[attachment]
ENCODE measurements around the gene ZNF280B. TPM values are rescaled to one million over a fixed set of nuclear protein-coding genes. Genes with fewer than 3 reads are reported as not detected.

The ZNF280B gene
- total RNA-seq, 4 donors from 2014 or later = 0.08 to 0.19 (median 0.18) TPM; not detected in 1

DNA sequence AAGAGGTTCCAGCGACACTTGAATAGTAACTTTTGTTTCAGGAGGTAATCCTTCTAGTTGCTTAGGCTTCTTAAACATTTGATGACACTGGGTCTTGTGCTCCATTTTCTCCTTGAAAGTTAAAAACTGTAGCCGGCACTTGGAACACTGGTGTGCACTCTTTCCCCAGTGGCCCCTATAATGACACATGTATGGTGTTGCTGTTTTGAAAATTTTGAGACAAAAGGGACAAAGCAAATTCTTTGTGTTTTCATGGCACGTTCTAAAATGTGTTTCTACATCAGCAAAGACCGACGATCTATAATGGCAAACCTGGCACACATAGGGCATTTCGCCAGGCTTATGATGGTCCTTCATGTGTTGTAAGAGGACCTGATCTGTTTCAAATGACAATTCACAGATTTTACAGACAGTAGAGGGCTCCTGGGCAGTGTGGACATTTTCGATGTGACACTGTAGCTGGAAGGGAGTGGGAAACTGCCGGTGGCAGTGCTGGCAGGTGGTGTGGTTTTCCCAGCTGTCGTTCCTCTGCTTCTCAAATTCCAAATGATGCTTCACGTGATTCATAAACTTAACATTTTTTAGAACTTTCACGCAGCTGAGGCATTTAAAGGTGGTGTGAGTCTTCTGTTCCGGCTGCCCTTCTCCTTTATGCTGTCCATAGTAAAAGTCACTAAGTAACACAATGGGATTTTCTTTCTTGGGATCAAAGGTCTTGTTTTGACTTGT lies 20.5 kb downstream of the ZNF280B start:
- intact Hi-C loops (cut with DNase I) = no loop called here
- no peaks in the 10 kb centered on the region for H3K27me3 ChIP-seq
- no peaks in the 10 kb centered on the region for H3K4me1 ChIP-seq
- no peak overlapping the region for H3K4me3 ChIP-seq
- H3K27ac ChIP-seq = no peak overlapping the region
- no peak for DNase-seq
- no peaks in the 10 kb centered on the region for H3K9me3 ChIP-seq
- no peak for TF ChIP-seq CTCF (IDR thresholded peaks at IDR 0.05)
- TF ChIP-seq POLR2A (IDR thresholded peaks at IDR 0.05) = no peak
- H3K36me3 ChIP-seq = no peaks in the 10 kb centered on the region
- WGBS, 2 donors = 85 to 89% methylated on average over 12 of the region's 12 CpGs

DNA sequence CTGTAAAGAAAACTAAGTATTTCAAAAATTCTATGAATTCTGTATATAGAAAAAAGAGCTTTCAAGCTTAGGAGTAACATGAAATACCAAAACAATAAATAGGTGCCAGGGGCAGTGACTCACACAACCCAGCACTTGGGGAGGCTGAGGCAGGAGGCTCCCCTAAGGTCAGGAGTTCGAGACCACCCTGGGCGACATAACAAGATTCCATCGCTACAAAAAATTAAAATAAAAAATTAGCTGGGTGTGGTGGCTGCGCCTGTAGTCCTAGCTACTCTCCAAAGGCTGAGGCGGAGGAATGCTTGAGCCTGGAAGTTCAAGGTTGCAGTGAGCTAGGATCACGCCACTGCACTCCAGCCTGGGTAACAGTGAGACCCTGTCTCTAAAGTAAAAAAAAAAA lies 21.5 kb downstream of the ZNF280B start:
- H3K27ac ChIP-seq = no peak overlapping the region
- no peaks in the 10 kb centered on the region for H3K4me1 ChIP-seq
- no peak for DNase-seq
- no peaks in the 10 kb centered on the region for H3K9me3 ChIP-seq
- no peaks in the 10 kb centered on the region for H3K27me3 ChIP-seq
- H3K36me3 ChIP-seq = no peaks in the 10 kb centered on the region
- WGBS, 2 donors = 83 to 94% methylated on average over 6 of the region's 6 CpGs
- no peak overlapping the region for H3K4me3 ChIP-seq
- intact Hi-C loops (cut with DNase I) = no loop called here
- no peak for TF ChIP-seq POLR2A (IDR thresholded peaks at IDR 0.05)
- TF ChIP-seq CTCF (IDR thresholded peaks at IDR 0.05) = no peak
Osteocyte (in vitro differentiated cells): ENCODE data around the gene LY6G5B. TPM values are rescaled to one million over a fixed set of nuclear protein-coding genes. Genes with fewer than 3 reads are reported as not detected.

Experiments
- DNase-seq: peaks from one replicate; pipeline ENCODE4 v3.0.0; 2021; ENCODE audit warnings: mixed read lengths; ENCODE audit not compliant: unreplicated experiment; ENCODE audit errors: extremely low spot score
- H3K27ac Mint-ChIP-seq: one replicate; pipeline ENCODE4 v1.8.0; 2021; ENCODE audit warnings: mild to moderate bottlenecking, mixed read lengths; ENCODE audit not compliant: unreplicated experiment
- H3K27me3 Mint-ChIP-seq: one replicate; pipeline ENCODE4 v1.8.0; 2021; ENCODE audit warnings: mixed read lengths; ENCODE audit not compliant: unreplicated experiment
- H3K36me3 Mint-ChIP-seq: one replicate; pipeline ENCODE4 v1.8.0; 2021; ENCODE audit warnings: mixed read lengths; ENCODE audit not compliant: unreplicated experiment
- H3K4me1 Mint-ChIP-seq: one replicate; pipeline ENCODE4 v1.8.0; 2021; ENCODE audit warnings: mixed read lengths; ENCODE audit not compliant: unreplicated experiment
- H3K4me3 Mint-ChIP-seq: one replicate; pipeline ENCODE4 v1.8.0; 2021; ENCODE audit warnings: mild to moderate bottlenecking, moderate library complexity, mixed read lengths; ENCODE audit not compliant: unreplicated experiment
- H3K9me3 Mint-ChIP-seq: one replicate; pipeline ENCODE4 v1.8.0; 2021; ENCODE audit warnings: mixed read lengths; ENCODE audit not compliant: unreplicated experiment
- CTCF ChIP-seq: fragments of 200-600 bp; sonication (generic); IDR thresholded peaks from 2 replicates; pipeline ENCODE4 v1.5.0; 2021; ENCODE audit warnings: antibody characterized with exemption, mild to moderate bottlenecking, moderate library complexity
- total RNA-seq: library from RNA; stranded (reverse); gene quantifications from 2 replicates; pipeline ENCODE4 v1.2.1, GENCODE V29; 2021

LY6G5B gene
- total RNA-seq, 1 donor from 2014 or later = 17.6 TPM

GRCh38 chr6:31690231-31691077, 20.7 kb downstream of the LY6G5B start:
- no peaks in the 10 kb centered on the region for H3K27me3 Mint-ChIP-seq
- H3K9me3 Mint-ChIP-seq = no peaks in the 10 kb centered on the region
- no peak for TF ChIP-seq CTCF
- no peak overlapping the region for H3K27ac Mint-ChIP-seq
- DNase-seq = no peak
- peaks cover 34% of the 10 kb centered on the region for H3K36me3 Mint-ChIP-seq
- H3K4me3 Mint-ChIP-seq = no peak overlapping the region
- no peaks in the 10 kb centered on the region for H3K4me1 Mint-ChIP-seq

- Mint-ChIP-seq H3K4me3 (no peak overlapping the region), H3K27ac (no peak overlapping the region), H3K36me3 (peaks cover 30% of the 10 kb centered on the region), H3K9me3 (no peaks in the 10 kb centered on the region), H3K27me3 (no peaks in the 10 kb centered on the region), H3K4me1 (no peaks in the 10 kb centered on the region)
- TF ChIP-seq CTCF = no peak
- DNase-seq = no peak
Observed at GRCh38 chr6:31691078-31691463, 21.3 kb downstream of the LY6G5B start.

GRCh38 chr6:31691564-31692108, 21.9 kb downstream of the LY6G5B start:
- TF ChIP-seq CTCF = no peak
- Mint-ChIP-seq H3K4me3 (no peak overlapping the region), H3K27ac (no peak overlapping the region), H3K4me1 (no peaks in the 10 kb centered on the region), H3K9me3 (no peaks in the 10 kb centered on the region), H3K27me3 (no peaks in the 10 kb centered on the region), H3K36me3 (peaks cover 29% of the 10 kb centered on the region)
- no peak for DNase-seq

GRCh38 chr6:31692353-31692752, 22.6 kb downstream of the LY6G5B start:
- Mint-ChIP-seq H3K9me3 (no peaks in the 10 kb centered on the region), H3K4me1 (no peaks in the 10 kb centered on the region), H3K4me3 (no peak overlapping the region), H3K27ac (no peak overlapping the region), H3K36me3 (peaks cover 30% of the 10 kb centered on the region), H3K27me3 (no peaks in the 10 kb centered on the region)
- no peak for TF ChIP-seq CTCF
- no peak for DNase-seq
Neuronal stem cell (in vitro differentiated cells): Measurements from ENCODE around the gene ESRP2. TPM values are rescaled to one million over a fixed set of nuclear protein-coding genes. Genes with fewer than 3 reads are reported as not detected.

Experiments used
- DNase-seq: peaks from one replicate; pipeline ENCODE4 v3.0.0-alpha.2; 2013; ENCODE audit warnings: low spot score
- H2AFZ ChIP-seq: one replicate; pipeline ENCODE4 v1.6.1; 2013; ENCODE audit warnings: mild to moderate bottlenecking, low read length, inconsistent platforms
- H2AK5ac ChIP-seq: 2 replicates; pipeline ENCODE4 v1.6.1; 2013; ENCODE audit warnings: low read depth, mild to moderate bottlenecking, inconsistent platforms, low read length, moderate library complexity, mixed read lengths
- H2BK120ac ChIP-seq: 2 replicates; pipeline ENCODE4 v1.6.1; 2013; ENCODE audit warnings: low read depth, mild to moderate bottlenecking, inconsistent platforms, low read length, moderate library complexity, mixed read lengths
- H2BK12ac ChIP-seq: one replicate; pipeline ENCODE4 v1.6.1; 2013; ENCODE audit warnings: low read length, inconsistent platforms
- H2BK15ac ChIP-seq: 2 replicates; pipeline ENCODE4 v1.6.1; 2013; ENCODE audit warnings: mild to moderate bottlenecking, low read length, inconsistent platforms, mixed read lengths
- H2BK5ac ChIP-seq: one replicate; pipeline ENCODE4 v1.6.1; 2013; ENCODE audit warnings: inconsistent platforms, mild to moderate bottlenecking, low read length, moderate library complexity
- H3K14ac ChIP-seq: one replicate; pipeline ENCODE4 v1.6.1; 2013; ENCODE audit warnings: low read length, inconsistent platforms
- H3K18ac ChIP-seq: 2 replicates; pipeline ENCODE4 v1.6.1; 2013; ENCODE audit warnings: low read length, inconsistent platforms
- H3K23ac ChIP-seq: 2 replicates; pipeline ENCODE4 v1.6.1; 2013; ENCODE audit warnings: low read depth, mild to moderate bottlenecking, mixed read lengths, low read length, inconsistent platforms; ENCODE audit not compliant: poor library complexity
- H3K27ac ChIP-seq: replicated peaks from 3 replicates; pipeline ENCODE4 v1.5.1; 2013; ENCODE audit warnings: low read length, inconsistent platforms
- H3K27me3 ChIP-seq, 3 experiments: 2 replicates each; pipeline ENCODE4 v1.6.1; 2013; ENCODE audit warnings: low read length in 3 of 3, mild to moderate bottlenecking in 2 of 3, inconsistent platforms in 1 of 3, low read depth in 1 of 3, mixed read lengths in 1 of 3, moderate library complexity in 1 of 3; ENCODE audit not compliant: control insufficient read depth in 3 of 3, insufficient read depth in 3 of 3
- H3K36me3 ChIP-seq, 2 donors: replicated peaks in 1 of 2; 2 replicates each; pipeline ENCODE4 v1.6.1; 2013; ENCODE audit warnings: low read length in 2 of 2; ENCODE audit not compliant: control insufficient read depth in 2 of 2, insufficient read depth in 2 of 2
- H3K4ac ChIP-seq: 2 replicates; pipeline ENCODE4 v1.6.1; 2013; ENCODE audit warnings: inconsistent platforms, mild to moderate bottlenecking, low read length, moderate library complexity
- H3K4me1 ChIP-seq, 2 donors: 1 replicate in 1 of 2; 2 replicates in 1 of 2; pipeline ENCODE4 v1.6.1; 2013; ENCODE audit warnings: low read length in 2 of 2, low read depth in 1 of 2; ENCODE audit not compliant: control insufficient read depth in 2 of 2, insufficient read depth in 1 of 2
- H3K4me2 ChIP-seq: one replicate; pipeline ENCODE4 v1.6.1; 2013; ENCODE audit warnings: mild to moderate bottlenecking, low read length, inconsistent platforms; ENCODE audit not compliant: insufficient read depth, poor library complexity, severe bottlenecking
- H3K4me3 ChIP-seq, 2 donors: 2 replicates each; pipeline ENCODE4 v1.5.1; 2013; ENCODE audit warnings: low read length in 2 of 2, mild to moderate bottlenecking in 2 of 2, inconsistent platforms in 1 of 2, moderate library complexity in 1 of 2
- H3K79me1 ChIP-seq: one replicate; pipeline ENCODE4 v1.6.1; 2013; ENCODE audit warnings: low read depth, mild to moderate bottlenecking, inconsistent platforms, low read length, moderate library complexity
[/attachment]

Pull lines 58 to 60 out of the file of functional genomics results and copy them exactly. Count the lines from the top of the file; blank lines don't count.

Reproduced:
GRCh38 chr6:31692353-31692752, 22.6 kb downstream of the LY6G5B start:
- Mint-ChIP-seq H3K9me3 (no peaks in the 10 kb centered on the region), H3K4me1 (no peaks in the 10 kb centered on the region), H3K4me3 (no peak overlapping the region), H3K27ac (no peak overlapping the region), H3K36me3 (peaks cover 30% of the 10 kb centered on the region), H3K27me3 (no peaks in the 10 kb centered on the region)
- no peak for TF ChIP-seq CTCF